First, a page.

Despite being housebound we weren't complete hermits. We hosted our first proper dinner in the house, for our dear Manhattan Beach friends. Our old neighbours (the friendship survives!) swung by, and we had some sunset drinks and snacks on the deck with other friends. And at the end of it all, although we looked enviously at other people's beach pics on Facebook, we sat on the deck, under our pretty lights, and toasted with a gin and tonic to the completion of our house move.

Yes, that's really it. All new home improvement projects are officially done. Anything that is left falls strictly under the 'everyday maintenance' category, or stuff we'll do it when we get round to it. I suppose we'll have to wait for the next not-hot, not-beachy weekend to tackle those. That could be a while. Meanwhile, we can relax, and enjoy the house (and the beach).

Monday, August 10, 2015

An education

Lady P's formal education has begun. Two days a week, for now, she is attending a local pre school. More specifically, the Aloha Summer Camp at our local Montessori.

The timing was rotten, with her first two weeks straddling the weekend we moved house. But apart from a torrent of tears on the morning of day one, she has taken to it like a duck to water. Or, like a sociable, smart little girl to a friendly, interesting environment.

We found it rather more difficult. The preparation was tough: I had to pack a disaster kit, in the event of an earthquake I suppose, which made my stomach lurch. 
Processed food, a flannel and a Night Garden book. Sob.
And dropping her off the first couple of times was not easy. 'What is she saying to that teacher?' I wondered, and briefly considered grabbing her, taking her home and watching her closely all day.

I restrained myself. She is having a great time, and far be it for me to interfere with that. She runs into the classroom in the morning shouting 'Good morning!', announces 'I want to sit here and do this', and then does exactly that. From what I see there's a lot of moving small objects from one receptacle to another by various means. The fabric flowers to be transported with a dustpan and brush. The ice-cream scoop and the orange balls. The little silver jug full of coloured rocks. They know just how to entertain a 2-and-a-half year old, those Montessori peddlers.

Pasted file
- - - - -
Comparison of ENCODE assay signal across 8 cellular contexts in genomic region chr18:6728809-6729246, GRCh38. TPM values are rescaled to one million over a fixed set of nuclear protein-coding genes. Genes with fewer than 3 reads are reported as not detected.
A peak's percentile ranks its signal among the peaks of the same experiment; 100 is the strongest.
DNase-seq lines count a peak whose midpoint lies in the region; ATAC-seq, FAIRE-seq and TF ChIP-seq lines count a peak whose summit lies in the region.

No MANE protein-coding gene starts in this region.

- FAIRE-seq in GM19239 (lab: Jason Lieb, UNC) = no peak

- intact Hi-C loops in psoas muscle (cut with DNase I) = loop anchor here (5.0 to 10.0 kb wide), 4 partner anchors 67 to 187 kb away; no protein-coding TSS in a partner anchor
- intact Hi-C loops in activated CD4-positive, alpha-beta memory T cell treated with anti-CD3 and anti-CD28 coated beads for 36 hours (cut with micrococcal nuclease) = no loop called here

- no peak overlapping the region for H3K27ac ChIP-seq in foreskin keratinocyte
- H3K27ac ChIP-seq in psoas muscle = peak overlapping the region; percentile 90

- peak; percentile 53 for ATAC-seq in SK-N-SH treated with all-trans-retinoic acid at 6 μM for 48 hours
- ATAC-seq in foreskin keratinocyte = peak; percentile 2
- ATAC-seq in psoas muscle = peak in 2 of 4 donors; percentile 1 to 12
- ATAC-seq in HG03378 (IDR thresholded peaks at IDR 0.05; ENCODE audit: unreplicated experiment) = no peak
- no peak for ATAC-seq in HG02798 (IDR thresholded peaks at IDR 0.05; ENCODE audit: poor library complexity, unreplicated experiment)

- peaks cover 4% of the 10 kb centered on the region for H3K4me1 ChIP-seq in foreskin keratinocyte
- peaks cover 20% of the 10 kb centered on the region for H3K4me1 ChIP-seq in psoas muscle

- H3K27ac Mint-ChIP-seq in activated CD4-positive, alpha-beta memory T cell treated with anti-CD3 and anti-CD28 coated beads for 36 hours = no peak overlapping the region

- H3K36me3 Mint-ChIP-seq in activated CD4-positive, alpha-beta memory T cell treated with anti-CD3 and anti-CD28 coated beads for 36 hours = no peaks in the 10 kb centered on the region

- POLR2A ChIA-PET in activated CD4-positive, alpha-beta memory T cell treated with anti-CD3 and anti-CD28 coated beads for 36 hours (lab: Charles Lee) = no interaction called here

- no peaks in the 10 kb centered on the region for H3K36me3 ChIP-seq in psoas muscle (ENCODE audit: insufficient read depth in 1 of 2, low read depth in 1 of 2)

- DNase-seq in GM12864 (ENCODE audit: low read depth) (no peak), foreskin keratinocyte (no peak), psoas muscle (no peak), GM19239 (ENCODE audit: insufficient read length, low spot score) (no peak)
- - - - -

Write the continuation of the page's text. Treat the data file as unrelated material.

TLOML and I are delighted she's having a good time. Over the coming weeks we will, sadly, say goodbye to our wonderful nanny and usher in a full time education for Lady P.

But perhaps 'education' is too strong a word. I share below the recipe for coconut juice, proudly advertised as their Hawaiian cooking class. Perhaps I should have managed my expectations for what a 2-3 year old can cook. Still, juice?!

 This is from a worksheet of Hawaiian numbers she brought home. I diligently went through them with her, pointing with my fingers as I counted 'one... two.. Elua, two'.
Then I got to this one. The picture for ten. It has twelve creatures on it. Sloppy work, Montessori!

Again, I guess I need to lower my expectations. Lady P is, after all, there to play and have fun. Thank goodness, as I'm not sure the academic program will be winning any prizes.

Friday, August 7, 2015

What a difference a lick of paint makes

We’ve been busy moving house this past week. It was our shortest move ever – just ¾ mile down the road from the much loved Sugar Cube into our shiny, new house. Shiny and new because we had a little cosmetic work done before we moved in.

We just refinished the floors, and had the whole place repainted. so it really was only cosmetic, but what a difference it made to the way the house looks and feels. Most of all, we made it our own.

We flipped the dark kitchen and dining room into something altogether lighter, brighter, and vaguely Skandi looking. With the bonus of American appliances, natch. Oh, and my upcycled table of course. 

Someone else's dining room

Someone else's kitchen

Our kitchen/ diner

We turned the 1980s law library into a cheery workspace befitting a SoCal beach lover and his Brit bookworm.

Someone else's home office


And in Lady P’s room we created a sunny homage to the Sugar Cube, complete with a scaled down front door.
Lady P's 'little house'
The Sugar Cube, seen through palms
We painted pretty much every inch of the rest of the house white, which makes it feel clean and fresh and new. And ours.

We do miss our rambling back garden but are consoled by sunset drinks on the deck. Lady P has done some naked sliding into the paddling pool on the astro turf, and planted some chard seeds, so I feel that she isn’t too badly off either.

One week in and we are almost unpacked. We are still waiting for our new king mattress to arrive so we can move into the mater, and we have the small matter of 40 pieces of art to hang, but other than that I’d say we’re home. And this time, it’s for the long term. It’s a very very nice feeling.